Royalty and the Atlantic World 1: The Battle for Spain in 1492

1882 painting of King Muhammad XII of Granada surrendering to King Ferdinand of Aragon and Queen Isabella of Castile after the Fall of Granada in 1492

On January 2, 1492, King Mohammed XII of Granada, known to the Spanish as Boabdil, surrendered his capital to King Ferdinand of Aragon and Queen Isabella of Castile. The Moorish King’s capitulation ended the eight month siege of Granada and the the ten year war waged by Ferdinand and Isabella to unify all Spain under their leadership. The Fall of Granada, however, was not simply a change in political circumstances for the Iberian peninsula. For Ferdinand and Isabella, the reconquest of Granada was a religious crusade intended to replace the co-existence of Christian, Jewish and Muslim communities with a unified, Roman Catholic state.

Spain at the time of the Grenada War

From the establishment of the Caliphate of Cordoba in the 8th century, establishing Muslim rule over much of modern day Spain and Portugal through the gradual Christian reconquest of the Iberian peninsula during the later Middle Ages, Christian, Jewish and Muslim communities co-existed and lived in relative harmony. There was cultural exchange between members of the three religions, most notably in centres of learning such as the University of Salamanca.

Despite increased conflict between the three religions during the fourteenth and fifteenth centuries, there was still evidence of interfaith co-operation and celebration in the decades immediately preceding the fall of Granada. When the future Queen Isabella’s sister-in-law, Blanca of Navarre arrived in Castile to marry King Enrique IV in 1441, the Chronicle of King Juan II recorded that in the village of Brivesca, “Following [the artisans] came the Jews with the Torah and the Moors with the Quran [dancing] in the manner usually reserved for [the entry of] kings who come to rule a foreign country. There were also many trumpets, tambourines, drums and flute players.” The celebrations accompanying Blanca’s arrival demonstrated the enduring tradition of interfaith co-operation and coexistence in medieval Spain.

Queen Isabella of Castile

Isabella, Ferdinand and Muhammad had few examples of harmony or coexistence in their own early lives. All three future rulers were born into uncertain circumstances and had to fight for their place in the royal succession. Isabella was born in 1451, the daughter of King Juan II of Castile and his second wife, Isabel of Portugal. Her father died when she was three and her mother increasingly withdrew from public life due to depression. Isabella’s elder half-brother, Enrique IV did not allow Isabel full access to her dower income and the family lived modestly for royalty. According to the chronicler Fernando del Pulgar, “The Queen, Our Lady, from childhood was without a father, and we can even say a mother . . . She had work and cares, and an extreme lack of necessary things.”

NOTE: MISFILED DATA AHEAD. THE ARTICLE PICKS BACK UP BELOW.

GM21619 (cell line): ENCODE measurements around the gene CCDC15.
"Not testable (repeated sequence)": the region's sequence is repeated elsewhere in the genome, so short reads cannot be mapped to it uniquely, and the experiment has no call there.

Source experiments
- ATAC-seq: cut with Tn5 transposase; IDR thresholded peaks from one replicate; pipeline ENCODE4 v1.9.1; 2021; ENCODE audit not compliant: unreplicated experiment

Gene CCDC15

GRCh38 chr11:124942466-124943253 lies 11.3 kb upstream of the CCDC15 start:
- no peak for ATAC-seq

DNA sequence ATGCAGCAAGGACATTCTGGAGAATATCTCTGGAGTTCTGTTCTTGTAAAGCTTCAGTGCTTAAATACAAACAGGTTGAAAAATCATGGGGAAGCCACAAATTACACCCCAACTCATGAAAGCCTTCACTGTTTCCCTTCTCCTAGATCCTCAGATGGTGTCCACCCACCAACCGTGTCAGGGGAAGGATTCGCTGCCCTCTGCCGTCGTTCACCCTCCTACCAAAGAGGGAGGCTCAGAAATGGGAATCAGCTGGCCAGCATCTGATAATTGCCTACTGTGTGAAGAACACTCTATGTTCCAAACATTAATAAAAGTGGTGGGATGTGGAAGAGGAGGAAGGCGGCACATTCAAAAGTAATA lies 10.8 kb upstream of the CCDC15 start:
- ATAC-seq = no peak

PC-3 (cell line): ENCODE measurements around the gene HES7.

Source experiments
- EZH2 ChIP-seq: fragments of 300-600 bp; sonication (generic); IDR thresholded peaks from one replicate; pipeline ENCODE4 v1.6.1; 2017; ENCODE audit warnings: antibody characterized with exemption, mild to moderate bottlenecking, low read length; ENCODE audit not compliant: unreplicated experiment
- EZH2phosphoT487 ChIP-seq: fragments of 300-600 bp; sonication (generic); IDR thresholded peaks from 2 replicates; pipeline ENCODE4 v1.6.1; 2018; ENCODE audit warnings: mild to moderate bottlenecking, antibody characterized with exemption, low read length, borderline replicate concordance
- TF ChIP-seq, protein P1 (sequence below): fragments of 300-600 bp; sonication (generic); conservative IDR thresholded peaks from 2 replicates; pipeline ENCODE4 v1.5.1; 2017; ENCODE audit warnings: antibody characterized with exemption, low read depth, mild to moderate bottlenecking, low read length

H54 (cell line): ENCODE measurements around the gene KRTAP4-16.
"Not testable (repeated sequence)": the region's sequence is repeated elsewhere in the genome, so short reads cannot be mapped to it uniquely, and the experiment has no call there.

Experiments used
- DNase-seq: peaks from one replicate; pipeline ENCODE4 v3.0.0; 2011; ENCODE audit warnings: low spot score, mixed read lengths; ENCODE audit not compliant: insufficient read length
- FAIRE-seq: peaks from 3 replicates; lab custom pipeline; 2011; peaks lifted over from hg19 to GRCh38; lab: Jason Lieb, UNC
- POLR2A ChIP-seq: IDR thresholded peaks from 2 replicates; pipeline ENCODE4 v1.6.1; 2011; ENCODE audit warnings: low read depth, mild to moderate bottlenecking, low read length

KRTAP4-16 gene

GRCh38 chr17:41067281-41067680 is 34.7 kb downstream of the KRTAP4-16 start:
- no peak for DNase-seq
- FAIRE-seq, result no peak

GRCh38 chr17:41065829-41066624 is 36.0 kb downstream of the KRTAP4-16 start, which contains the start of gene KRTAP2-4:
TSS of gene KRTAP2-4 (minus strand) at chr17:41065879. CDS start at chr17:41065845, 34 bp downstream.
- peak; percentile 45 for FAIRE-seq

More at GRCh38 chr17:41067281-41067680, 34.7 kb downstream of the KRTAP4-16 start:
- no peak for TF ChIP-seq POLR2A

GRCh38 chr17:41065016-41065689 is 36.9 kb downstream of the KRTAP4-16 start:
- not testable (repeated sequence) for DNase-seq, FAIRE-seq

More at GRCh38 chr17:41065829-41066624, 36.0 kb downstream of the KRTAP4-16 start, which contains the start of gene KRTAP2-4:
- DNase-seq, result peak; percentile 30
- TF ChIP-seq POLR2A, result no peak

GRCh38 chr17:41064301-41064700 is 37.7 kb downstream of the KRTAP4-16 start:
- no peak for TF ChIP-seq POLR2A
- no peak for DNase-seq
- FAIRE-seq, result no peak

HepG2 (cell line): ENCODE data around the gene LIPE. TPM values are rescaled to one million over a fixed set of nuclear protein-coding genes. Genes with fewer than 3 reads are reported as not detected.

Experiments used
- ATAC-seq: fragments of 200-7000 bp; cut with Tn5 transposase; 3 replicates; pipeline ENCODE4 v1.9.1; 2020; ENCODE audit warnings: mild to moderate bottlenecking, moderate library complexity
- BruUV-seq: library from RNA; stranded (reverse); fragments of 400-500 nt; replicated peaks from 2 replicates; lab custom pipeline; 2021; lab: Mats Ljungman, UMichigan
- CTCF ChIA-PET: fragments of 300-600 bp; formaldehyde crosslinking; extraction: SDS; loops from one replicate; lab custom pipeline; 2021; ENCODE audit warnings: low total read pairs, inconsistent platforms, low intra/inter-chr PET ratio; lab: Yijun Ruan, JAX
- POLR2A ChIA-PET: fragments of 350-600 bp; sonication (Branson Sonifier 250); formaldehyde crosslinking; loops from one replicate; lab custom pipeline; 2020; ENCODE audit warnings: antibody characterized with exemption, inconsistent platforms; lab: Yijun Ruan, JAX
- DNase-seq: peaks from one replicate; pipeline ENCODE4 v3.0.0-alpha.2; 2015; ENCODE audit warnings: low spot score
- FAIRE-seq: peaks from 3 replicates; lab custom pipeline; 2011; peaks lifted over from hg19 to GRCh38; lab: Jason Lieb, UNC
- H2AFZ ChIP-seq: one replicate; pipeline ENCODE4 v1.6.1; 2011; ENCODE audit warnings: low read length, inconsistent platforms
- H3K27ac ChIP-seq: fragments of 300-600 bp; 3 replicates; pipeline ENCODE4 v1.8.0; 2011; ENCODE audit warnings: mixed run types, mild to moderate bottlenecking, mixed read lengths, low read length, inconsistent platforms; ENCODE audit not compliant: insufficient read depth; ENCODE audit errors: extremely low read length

In Aragon, Isabella’s second cousin Ferdinand, born in 1452 as the son of King Juan II of Aragon and his second wife, Juana Enriquez, faced the potential collapse of his kingdom before ascending to the throne. The region of Catalonia was determined to regain its independence and the elderly King Juan did not appear to have the energy or authority to maintain the cohesion of his kingdom. The young Ferdinand and his mother assumed authority over the conflict with Catalonia.

Ferdinand of Aragon

At sixteen, Ferdinand was already a politically active figure, addressing the Parliament of Aragon in Zaragoza in 1468, “Lords: You all know with what hardships my lady mother has sustained the war to keep Catalonia within the House of Aragon. I see my lord father old and myself very young. Therefore I commend myself to you and place myself in your hands and ask you to please consider me as a son.”

In Castile, Isabella was determined to avoid marriage to a distant sovereign that would prevent her from eventually succeeding her brother, Enrique. The King of Castile was unpopular and his acknowledged daughter Juana was rumoured to be illegitimate, circumstances that improved Isabella’s political situation. In 1469, the eighteen year old Isabella entered into secret negotiations with seventeen year old Ferdinand and the Prince slipped into Castile disguised as a servant so they could be married without the knowledge of Enrique IV.

Ferdinand of Aragon and Isabella of Castile, the Catholic Kings

Isabella became Queen of Castile in 1475 and spent the early years of her reign fighting factions loyal to Infanta Juana. Ferdinand became King of Aragon in 1479. The “Catholic Kings” as the royal couple were known acted as partners throughout their kingdoms. A German visitor to the court of Castile in 1484, Nicolaus von Poppelau observed, “The King did nothing without the consent of the queen; he did not seal his own letters until the queen had read them, and if the queen did not approve of one of them the secretary tore it up in the presence of the King himself.” Isabella’s authority within her marriage was unusual as lands belonging to royal heiresses of this period were often controlled by their husbands.